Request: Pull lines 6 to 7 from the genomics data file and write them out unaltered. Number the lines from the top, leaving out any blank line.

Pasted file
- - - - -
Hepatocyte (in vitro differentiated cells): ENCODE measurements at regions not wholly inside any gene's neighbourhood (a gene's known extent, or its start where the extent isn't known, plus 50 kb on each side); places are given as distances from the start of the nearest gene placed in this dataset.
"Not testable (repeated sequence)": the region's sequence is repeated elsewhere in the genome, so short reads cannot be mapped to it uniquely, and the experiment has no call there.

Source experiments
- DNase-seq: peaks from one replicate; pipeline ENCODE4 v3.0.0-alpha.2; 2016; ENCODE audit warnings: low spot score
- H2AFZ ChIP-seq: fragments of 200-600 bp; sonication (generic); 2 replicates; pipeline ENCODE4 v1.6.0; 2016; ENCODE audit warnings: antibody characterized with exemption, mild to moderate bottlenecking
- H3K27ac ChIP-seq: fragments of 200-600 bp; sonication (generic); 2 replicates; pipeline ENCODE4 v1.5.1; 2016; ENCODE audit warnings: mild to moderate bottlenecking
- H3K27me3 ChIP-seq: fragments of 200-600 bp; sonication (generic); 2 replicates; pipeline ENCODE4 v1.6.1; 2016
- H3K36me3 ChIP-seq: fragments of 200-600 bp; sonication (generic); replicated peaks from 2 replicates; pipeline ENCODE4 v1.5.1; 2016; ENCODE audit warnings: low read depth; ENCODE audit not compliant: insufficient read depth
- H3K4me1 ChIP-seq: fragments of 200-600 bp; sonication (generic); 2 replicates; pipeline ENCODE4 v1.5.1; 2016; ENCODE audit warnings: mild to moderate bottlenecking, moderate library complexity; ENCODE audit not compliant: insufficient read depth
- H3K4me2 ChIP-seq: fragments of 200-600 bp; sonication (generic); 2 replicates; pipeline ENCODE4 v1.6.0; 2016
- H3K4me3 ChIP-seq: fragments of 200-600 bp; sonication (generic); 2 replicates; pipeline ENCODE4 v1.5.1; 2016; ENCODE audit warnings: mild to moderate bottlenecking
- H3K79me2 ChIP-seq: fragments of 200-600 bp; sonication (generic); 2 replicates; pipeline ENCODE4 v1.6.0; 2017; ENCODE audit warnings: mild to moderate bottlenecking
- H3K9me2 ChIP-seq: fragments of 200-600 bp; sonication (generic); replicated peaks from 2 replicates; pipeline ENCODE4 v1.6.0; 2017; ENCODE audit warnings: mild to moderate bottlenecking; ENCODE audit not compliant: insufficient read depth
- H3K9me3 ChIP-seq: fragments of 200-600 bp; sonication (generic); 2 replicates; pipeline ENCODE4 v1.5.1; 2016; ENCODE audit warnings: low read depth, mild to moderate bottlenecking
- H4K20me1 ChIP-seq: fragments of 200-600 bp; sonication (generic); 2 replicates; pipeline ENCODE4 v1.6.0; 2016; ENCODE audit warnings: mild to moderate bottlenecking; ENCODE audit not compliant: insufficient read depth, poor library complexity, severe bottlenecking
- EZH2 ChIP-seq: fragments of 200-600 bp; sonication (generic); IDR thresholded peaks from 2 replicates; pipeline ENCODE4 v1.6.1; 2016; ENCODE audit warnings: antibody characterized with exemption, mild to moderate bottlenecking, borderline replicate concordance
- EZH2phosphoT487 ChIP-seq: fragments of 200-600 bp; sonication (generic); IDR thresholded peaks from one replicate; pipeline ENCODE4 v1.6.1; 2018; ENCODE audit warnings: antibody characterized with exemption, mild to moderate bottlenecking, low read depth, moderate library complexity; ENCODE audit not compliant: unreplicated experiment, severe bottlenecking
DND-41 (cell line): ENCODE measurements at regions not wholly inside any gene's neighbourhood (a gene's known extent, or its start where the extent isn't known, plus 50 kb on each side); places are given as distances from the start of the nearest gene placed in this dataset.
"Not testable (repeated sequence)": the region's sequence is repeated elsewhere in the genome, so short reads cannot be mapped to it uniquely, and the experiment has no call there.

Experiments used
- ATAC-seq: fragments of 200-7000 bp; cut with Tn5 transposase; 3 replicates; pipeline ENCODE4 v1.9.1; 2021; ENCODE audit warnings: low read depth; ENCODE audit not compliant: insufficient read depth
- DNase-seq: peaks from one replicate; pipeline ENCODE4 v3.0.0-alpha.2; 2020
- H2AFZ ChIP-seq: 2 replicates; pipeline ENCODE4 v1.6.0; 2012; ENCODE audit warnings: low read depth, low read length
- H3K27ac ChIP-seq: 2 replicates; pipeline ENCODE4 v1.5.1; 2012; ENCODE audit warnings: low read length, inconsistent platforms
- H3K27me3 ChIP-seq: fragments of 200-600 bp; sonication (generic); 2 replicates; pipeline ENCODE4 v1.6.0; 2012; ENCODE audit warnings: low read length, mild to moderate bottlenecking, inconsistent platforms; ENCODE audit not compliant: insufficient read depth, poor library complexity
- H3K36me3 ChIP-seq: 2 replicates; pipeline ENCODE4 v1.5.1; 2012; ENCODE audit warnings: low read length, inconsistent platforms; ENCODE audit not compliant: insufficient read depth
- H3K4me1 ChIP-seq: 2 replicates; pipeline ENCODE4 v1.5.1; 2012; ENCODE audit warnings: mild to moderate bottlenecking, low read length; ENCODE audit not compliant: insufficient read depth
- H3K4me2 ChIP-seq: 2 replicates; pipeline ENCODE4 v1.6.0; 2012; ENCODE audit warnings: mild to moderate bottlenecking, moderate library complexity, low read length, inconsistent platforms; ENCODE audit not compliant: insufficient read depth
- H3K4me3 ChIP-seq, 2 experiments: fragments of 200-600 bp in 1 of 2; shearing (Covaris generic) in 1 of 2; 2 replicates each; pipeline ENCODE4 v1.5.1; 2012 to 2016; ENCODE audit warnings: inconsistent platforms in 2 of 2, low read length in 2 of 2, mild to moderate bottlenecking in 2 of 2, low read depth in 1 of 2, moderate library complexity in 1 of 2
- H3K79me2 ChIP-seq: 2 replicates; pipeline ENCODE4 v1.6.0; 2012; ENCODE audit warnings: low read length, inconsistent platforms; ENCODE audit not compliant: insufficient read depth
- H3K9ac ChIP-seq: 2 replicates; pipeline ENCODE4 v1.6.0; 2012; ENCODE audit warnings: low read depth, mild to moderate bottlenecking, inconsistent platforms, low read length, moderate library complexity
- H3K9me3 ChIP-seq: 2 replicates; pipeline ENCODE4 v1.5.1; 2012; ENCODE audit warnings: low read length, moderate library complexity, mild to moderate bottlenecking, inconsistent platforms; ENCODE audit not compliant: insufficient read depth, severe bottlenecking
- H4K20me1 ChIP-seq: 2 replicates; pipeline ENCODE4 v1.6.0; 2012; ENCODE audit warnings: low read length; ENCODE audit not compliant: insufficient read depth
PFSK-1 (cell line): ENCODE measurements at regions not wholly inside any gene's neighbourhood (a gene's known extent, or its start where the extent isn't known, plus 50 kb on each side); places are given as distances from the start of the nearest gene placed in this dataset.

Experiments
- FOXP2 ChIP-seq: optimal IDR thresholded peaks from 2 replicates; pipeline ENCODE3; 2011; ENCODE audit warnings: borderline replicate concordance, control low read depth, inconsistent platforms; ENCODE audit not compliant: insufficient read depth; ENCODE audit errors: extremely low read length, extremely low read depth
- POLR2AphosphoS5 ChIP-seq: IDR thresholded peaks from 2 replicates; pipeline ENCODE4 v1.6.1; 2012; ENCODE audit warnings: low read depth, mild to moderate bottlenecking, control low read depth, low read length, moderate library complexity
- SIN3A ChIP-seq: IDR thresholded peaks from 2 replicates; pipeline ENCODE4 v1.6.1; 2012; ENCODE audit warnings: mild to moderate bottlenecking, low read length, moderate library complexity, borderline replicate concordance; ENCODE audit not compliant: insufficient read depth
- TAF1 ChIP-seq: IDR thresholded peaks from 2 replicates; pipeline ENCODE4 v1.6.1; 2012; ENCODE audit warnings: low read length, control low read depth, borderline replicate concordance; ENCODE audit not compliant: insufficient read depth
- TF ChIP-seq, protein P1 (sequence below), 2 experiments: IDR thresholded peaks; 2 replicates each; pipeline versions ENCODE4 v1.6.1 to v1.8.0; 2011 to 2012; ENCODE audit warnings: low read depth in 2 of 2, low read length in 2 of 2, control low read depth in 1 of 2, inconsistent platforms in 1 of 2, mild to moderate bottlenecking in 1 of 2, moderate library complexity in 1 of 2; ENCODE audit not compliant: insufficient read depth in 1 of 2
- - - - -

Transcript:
- H3K27ac ChIP-seq: fragments of 200-600 bp; sonication (generic); 2 replicates; pipeline ENCODE4 v1.5.1; 2016; ENCODE audit warnings: mild to moderate bottlenecking
- H3K27me3 ChIP-seq: fragments of 200-600 bp; sonication (generic); 2 replicates; pipeline ENCODE4 v1.6.1; 2016